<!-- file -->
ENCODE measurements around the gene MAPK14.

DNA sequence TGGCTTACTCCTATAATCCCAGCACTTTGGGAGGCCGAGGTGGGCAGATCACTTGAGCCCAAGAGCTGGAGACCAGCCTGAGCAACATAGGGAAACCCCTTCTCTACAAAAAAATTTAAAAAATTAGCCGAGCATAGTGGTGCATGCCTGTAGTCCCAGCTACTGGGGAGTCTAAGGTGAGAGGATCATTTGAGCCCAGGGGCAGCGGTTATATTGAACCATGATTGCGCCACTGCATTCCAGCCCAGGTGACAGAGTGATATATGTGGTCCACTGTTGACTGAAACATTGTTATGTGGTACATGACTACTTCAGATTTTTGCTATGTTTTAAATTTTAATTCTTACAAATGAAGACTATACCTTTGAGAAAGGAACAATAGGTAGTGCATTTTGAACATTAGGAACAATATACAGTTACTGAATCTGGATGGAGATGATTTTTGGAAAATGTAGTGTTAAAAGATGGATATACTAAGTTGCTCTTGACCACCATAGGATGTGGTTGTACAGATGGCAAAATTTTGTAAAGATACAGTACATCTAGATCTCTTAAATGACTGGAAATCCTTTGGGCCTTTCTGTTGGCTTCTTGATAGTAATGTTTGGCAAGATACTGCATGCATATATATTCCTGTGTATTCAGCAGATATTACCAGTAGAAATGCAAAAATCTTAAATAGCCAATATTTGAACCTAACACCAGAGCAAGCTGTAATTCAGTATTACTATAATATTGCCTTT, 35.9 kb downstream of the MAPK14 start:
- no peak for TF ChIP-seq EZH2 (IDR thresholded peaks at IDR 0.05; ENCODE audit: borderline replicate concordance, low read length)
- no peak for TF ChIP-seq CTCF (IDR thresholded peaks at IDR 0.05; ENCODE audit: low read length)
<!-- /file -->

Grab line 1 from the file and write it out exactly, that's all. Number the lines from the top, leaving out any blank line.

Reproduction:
ENCODE measurements around the gene MAPK14.